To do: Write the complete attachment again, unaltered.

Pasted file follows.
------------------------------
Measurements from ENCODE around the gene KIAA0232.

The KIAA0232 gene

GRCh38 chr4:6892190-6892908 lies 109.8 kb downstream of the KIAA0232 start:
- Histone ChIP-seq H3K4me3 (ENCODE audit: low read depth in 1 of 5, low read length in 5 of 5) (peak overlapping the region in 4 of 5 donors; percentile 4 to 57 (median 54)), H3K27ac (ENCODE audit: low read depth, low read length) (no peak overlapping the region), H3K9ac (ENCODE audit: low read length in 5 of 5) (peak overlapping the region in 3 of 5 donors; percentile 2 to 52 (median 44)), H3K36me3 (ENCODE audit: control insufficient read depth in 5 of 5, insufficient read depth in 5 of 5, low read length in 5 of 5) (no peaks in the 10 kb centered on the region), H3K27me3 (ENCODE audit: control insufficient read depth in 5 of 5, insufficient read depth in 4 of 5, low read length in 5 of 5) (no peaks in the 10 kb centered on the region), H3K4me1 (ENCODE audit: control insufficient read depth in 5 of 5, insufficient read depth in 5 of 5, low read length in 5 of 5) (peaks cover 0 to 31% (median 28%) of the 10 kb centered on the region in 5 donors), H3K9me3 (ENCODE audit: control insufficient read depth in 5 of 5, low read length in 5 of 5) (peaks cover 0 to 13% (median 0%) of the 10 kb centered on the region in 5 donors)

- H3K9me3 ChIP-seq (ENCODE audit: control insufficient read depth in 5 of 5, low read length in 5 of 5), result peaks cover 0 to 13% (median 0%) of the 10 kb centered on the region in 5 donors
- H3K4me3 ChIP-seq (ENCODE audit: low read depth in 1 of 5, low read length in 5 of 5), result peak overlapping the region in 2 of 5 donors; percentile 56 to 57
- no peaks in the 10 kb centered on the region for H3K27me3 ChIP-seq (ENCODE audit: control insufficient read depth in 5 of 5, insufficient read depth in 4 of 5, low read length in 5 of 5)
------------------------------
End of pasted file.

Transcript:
Measurements from ENCODE around the gene KIAA0232.

The KIAA0232 gene

GRCh38 chr4:6892190-6892908 lies 109.8 kb downstream of the KIAA0232 start:
- Histone ChIP-seq H3K4me3 (ENCODE audit: low read depth in 1 of 5, low read length in 5 of 5) (peak overlapping the region in 4 of 5 donors; percentile 4 to 57 (median 54)), H3K27ac (ENCODE audit: low read depth, low read length) (no peak overlapping the region), H3K9ac (ENCODE audit: low read length in 5 of 5) (peak overlapping the region in 3 of 5 donors; percentile 2 to 52 (median 44)), H3K36me3 (ENCODE audit: control insufficient read depth in 5 of 5, insufficient read depth in 5 of 5, low read length in 5 of 5) (no peaks in the 10 kb centered on the region), H3K27me3 (ENCODE audit: control insufficient read depth in 5 of 5, insufficient read depth in 4 of 5, low read length in 5 of 5) (no peaks in the 10 kb centered on the region), H3K4me1 (ENCODE audit: control insufficient read depth in 5 of 5, insufficient read depth in 5 of 5, low read length in 5 of 5) (peaks cover 0 to 31% (median 28%) of the 10 kb centered on the region in 5 donors), H3K9me3 (ENCODE audit: control insufficient read depth in 5 of 5, low read length in 5 of 5) (peaks cover 0 to 13% (median 0%) of the 10 kb centered on the region in 5 donors)

- H3K9me3 ChIP-seq (ENCODE audit: control insufficient read depth in 5 of 5, low read length in 5 of 5), result peaks cover 0 to 13% (median 0%) of the 10 kb centered on the region in 5 donors
- H3K4me3 ChIP-seq (ENCODE audit: low read depth in 1 of 5, low read length in 5 of 5), result peak overlapping the region in 2 of 5 donors; percentile 56 to 57
- no peaks in the 10 kb centered on the region for H3K27me3 ChIP-seq (ENCODE audit: control insufficient read depth in 5 of 5, insufficient read depth in 4 of 5, low read length in 5 of 5)